# Why the difference?

When I do the double sum using the sigma notation I get

$$1 + \sum_{n=0}^{\infty}\sum_{k = n}^{\infty} \frac{1}{(k+2)k!}$$

$1 + e - \cosh[1]$

When I do the sums as below, I get the expected answer.

1 + Sum[Sum[1/((k + 2) k!), {k, n, Infinity}], {n, 0, Infinity}]


$e$

Why the difference?

Edit for those who might like to see the only identity I could find:

Defer[1 + Sum[Sum[1/((k + 1)! + k!), {k, n, Infinity}], {n, 0, Infinity}]]

• Could you explain what you mean by "doing" a sum "using the sigma notation"? Apr 22, 2013 at 14:50
• I guess he means this 1 + \!$$\*UnderoverscriptBox[\(\[Sum]$$, $$n = 0$$, $$\[Infinity]$$]$$\*UnderoverscriptBox[\(\[Sum]$$, $$k = n$$, $$\[Infinity]$$] \*FractionBox[$$1$$, $$\((k + 1)$$ $$k!$$\)]\)\). This by the way does not converge in Mathematica 9 and in place of 1 + e - Cosh[1] returns the input unchanged. The Sum version does converge to $\mathrm e$. Apr 22, 2013 at 14:54
• This seems to work 1 + \!$$\*UnderoverscriptBox[\(\[Sum]$$, $$n = 0$$, $$\[Infinity]$$]$$( \*UnderoverscriptBox[\(\[Sum]$$, $$k = n$$, $$\[Infinity]$$] \*FractionBox[$$1$$, $$\((k + 2)$$\ $$k!$$\)])\)\) Apr 22, 2013 at 14:59
• @whuber sigma, a Greek letter ;)
– BoLe
Apr 22, 2013 at 14:59
• The sigma notation is a red herring here. The difference is between 1 + Sum[Sum[1/((k + 2) k!), {k, n, Infinity}], {n, 0, Infinity}] and 1 + Sum[1/((k + 2) k!), {n, 0, Infinity}, {k, n, Infinity}] They should give the same answer but they don't. Apr 22, 2013 at 15:37

You can use Defer to see how to properly enter your "summation" type notation.

Defer[1 + Sum[Sum[1/((k + 2) k!), {k, n, Infinity}], {n, 0, Infinity}]]


You can then enter that output to see that it works. You must've entered something different.

• +1, I didn't put the () around the second sum. Apr 22, 2013 at 15:08
• Sum[1/((k + 2)*k!), {n, 0, Infinity}, {k, n, Infinity}] takes forever time on my MMA 9. I think there might be something more here than just mis-input? Apr 22, 2013 at 16:50
• @FredKline If reverse the iterators does the work, I'd call it a bug. And it doesn't work in version 9. Apr 22, 2013 at 17:27
• @FredKline Please see my answer, especially the note at the end. Apr 22, 2013 at 17:48

I think it's because in the sigma form the two sums are treated as a double sum with different order as the expression case:

In==> $$\text{Hold}[\sum _{n=0}^{\infty } \sum _{k=n}^{\infty } \frac{1}{(k+2) k!}]//\text{InputForm}$$ Out==>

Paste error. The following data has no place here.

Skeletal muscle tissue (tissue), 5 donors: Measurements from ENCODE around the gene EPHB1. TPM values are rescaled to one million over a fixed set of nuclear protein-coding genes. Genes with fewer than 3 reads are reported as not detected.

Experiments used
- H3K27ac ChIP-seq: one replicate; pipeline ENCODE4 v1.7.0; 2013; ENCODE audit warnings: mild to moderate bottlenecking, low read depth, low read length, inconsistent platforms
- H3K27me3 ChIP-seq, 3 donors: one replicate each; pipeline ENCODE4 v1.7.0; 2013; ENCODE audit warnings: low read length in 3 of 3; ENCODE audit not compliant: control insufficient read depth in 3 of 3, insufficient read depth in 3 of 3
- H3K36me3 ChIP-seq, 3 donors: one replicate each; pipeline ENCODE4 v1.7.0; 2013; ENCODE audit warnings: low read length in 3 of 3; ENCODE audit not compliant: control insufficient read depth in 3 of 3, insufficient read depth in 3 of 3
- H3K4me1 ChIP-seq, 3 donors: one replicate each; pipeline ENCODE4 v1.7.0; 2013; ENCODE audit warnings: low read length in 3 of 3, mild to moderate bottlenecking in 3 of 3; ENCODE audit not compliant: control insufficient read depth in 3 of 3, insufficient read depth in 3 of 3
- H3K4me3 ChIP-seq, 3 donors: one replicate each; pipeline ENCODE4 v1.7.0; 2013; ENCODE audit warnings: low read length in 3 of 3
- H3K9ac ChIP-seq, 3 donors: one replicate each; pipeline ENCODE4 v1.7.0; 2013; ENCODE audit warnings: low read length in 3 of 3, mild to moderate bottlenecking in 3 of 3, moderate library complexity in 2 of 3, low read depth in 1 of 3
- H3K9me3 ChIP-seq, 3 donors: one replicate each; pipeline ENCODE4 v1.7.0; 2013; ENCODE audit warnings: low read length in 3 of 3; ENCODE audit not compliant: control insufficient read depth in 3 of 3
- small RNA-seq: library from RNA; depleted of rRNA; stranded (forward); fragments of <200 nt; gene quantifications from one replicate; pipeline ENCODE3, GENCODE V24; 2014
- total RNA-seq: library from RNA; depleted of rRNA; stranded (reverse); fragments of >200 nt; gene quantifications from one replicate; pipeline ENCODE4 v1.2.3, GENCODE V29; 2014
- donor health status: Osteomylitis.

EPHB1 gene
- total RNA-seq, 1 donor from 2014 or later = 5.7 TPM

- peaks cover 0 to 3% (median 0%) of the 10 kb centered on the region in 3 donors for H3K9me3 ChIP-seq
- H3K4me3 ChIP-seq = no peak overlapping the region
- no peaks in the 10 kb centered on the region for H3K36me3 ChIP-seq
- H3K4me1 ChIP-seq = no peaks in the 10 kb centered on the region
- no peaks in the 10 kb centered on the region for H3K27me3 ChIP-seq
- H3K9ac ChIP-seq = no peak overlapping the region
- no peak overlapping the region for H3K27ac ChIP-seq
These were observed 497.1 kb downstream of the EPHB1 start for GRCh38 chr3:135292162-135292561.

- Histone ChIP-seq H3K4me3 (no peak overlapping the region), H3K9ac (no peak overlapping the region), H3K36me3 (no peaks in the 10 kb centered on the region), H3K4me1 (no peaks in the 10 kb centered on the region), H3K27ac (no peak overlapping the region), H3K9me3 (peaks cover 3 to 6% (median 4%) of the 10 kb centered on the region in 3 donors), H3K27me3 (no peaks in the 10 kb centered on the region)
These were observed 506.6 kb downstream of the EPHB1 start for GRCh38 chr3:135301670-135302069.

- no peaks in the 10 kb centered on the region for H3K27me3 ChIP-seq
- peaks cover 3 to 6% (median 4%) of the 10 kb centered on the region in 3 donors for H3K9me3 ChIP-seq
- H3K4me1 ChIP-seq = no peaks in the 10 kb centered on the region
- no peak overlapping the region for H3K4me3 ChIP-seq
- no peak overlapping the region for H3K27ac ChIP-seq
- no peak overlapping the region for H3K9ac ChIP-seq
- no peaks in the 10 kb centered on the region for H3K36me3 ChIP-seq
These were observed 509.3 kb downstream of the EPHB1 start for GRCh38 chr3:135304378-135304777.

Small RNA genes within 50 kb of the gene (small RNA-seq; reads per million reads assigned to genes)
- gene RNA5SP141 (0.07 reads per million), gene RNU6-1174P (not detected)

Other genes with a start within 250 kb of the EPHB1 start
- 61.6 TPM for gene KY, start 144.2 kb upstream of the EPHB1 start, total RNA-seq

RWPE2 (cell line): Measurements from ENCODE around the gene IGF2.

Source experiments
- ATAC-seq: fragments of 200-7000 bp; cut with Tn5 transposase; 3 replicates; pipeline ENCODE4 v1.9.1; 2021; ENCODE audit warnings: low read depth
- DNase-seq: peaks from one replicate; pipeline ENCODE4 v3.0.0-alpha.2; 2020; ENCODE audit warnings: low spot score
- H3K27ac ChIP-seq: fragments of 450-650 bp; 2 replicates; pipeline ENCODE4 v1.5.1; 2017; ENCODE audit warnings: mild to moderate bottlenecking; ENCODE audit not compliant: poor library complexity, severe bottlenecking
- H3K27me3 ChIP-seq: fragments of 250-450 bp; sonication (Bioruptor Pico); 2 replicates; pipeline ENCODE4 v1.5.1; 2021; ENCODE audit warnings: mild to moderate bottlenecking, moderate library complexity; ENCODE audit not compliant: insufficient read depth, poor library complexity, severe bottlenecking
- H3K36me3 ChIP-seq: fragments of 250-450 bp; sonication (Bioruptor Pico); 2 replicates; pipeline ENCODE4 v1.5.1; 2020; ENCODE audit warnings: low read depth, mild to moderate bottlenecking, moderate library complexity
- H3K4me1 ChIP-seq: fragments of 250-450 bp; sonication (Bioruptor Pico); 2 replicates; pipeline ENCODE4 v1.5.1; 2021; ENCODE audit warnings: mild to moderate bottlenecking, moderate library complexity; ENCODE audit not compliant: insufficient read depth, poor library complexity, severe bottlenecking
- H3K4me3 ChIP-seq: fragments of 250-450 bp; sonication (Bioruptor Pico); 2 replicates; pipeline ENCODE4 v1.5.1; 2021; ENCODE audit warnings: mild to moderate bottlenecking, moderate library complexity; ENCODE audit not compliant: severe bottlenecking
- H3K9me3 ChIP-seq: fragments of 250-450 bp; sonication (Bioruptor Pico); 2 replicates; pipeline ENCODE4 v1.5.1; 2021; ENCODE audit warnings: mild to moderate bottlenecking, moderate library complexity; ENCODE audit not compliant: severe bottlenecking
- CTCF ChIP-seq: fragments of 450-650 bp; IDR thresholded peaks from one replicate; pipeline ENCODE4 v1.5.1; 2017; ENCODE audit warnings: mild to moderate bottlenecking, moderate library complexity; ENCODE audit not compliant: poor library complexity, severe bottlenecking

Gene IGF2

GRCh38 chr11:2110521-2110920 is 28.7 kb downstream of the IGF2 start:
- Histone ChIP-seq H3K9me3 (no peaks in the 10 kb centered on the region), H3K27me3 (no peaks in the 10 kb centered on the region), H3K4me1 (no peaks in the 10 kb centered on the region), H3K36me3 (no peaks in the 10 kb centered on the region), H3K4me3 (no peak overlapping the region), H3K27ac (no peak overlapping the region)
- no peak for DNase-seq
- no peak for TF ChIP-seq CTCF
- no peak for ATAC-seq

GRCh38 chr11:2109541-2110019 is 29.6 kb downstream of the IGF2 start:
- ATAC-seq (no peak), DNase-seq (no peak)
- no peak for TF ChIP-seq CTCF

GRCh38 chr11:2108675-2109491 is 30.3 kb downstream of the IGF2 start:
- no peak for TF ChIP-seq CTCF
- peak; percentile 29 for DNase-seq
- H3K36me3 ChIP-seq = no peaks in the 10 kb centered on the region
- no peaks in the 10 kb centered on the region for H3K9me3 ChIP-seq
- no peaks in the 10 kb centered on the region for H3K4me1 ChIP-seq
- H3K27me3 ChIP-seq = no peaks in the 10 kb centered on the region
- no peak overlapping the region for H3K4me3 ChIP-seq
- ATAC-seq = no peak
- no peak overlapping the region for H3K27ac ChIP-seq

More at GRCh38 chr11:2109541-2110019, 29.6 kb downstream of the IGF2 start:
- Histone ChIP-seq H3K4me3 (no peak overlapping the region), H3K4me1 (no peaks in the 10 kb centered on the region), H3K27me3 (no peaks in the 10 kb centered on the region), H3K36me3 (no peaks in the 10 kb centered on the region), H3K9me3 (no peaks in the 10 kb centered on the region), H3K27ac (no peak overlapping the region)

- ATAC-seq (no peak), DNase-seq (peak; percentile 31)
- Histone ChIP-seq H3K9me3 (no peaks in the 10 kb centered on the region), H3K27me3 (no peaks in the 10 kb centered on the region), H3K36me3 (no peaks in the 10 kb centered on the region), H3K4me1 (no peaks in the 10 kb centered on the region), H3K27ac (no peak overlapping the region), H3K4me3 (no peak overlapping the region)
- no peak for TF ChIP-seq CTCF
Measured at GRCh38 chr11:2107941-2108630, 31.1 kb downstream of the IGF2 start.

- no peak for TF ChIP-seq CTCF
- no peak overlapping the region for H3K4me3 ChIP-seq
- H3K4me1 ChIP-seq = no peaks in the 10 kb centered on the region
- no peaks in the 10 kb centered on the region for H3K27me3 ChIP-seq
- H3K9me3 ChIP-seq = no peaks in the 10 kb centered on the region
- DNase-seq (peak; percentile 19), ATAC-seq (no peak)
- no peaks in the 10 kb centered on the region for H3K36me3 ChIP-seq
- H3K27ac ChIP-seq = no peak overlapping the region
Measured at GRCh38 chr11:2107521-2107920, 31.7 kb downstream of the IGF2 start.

Hold[Sum[1/((k + 2)*k!), {n, 0, Infinity}, {k, n, Infinity}]]


and according to the documentation, the sum for n will be evaluate first.

In multiple sums, the range of the outermost variable is given first.

So if we interchange the two sigma, it would work:

in==> $$1+\sum _{k=n}^{\infty } \sum _{n=0}^{\infty } \frac{1}{(k+2) k!}$$ out==> $$e$$

I'm using version 8 on Mac. Here is a screen shot:

• Curious, interchanging the sigmas doesn't work here ... (Mma 9 on win) Apr 22, 2013 at 15:14
• Pretty much exactly the opposite of what I did - very cool! Apr 22, 2013 at 15:33
• @belisarius, exchanging the iterators shouldn't work. The correct way round is for the outermost variable to be given first. Compare Sum[1,{i,1,2},{j,1,i}] with Sum[1,{j,1,i},{i,1,2}] Apr 22, 2013 at 15:46
• @SimonWoods why do you say that? Could you point out where is wrong in my answer? Apr 22, 2013 at 16:04
• Agree with Simon, the exchanging shouldn't work.(and it indeed does not work in my MMA 9.) By math notation convention, in nested summation, the most inner one (i.e. the rightest one) should be calculated first, as the range of any given iterator is restricted by every iterators to its left. (ref.) The nesting syntax of Sum is similar as Table. Apr 22, 2013 at 16:44

As we should expect the following identity (maybe under some certain mathematical assumptions, I'm not sure):

$$\sum _i \sum _j f(i,j)=\sum _i \left(\sum _j f(i,j)\right)\;\text{,}$$

which we can confirm in Mathematica 9 by the examples say:

However, the nested-iterator version of the summation in the original question takes forever time in my Mathematica 9:

Sum[1/((k + 2)*k!),
{n, 0, Infinity}, {k, n, Infinity}]


while the nested-Sum version

Sum[
Sum[1/((k + 2)*k!),
{k, n, Infinity}],
{n, 0, Infinity}]


as Mark McClure said in answer above, and user0501 said in comment, evaluates quickly to 1 + E.

So for the " Why the difference? ", my guessing is maybe Mathematica uses different algorithms and strategies for this two different kind of summations, which eventually make the former one unable to reach the answer for OP's problem.

# Note

I believe it's a bug or something that in some Mathematica version exchanging the iterators works.

Have a look at the following snapshot taken from Mathematica 9:

The upper one, i.e. the iterator-exchanged one, has a lighter-green n under the most left $\sum$, which indicates it's a free global symbol, against the correct situation where it should be a iterator symbol with celadon colored. So $k$ gets wrongly out of the scope of $\sum_{n=0}^\infty$ here.

• I see your point, that's cool to show that. By the way where do you get the second picture? Apr 22, 2013 at 17:52
• @user0501 It's in the preferences dialog box. Apr 22, 2013 at 17:57